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On the Wii U all system libraries are linked dynamically (with a few exceptions), not statically. This means the libraries are provides as extra files (.rpl) and loaded + linked when needed.

There are two ways to load and use .rpl files.

  1. The loader resolves any usages of libraries, resulting in a transparent dynamic linking. (recommended)
  2. Using system functions to explicitly load and use libraries via OSDynLoad_Acquire OSDynLoad_FindExport` on run time.

For the system libraries (.rpl files in the OSv10 title) you can link against stub libraries provided by wut.
wut also provides header files for most of the libraries which can be used.
The WUPS loader will resolve the usage of the functions automatically.

To use for example the OSScreenInit function from coreinit.rpl you can simply use the following code:

// Include the coreinit screen function header
#include <coreinit/screen.h>

int main(){

Because we used functions from the coreinit.rpl we need to link with libcoreinit which is located in $(WUT_ROOT)/lib. When using the example Makefile, you simply would have add -lcoreinit to the LIBS variable, and make sure $(WUT_ROOT) was added to LIBDIRS.

The following snippet from the example Makefile allows to use functions from the coreinit.rpl and nsysnet.rpl.

# list of directories containing libraries, this must be the top level containing
# include and lib
LIBDIRS             := $(WUPSDIR) $(WUT_ROOT)

# any extra libraries we wish to link with the project
LIBS := -lwups -lutilswut -lcoreinit -lnsysnet

How do I know which functions I can use?

A list of all function exports from all system libraries can be found on the wut repository. All of these functions are defined, but not all of them are declared in the wut headers. For the most common functions you should find declarations in wut headers. If you have any declarations that are missing, feel free to add them to wut via an pull request!

How to use functions that are missing in the wut headers?


// Let's pretends OSScreenInit and OSScreenshutdown are NOT declared in the wut headers.
// We would have to declare them ourselves.

// When we are compiling it as C++, we have to make sure to declare them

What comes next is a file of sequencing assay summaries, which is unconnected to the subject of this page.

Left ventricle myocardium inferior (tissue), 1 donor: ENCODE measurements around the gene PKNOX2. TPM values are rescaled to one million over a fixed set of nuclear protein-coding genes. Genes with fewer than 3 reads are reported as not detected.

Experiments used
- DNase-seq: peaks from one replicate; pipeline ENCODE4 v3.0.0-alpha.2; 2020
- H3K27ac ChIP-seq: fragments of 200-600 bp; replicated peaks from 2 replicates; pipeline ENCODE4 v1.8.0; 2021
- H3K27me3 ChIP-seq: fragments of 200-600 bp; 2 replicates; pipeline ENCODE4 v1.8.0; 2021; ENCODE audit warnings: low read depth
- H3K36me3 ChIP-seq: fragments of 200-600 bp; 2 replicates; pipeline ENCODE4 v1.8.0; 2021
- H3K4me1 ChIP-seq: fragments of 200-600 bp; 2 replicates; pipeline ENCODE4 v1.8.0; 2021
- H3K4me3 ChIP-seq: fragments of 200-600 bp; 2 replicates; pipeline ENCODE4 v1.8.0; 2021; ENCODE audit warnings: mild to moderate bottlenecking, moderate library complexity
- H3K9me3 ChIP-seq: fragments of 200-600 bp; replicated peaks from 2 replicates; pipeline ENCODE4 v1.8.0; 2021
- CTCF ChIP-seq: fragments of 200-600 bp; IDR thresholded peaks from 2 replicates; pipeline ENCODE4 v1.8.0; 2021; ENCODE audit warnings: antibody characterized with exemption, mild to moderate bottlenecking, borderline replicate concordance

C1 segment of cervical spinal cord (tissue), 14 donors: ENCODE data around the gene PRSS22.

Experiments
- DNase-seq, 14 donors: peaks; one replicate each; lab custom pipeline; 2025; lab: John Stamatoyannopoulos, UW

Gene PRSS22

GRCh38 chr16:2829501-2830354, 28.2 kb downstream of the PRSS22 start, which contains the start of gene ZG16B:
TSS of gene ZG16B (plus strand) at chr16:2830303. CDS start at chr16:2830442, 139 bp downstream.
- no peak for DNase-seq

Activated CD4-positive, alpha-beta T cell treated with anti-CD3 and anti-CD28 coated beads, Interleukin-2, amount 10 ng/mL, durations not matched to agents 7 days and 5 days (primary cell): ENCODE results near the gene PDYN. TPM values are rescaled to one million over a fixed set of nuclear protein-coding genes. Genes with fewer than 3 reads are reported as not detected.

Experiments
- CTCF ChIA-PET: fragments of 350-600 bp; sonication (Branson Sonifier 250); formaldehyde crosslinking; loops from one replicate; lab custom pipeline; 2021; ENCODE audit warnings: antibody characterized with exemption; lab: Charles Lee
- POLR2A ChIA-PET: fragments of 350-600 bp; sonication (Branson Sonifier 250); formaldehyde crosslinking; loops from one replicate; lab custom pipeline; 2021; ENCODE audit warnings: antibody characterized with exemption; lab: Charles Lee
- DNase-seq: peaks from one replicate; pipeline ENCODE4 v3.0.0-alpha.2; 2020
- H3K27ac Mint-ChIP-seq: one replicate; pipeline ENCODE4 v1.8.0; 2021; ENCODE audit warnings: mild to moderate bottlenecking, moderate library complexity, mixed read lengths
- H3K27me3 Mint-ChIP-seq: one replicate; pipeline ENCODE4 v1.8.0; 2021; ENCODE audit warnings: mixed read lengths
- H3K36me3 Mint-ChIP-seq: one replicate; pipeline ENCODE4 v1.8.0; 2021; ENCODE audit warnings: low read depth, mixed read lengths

// in a C context to avoid function name mangling. 
#ifdef __cplusplus
extern "C" {
    void OSScreenInit();
    void OSScreenShutdown();
#ifdef __cplusplus

int main(){

Now the file can be simply linked against libcoreinit.

How do I know the return/argument types of a function?

Reverse engineering.
All system libraries can be dumped from your console (TODO: add path) or downloaded from the NUS (title id 00050010-1000400A) with any NUS Downloader.
Downloading via JNUSTool: java -jar JNUSTool.jar 000500101000400A -file .*, bring your own common key.

The .rpl files can be converted to standard elf with rplf2elf.

There are also rpx/rpl plugin for IDA, these allow you to use them without converting to standard elf:

For most cases it’s enough to let the loader resolve any library usages, but you may want to load any extra (optional?) libraries during runtime.

The following example code shows how load a system library (“gx2.rpl”, the library used for graphics).

OSDynLoad_Module gx2ModuleHandle;
OSDynLoad_Error error = OSDynLoad_Acquire("gx2.rpl", &gx2ModuleHandle);
if(error != OS_DYNLOAD_OK){
   // Error while loading

The OSDynLoad_Acquire will try to find a gx2.rpl. The system library path and the code folder of the currently running application are checked. On success, the library will be loaded into memory and the pointer module handler (gx2ModuleHandle) will be filled.
This handle can be used to get functions pointers (from the .export section) of library.

void (* GX2Init)();
OSDynLoad_FindExport(coreinit_handle, 0, "GX2Init", &GX2Init);

Now the function GX2Init can be used.

Notice: This was a really oversimplified example, you might take a look at the dynamic_libs.
For more information checkout the dynload functions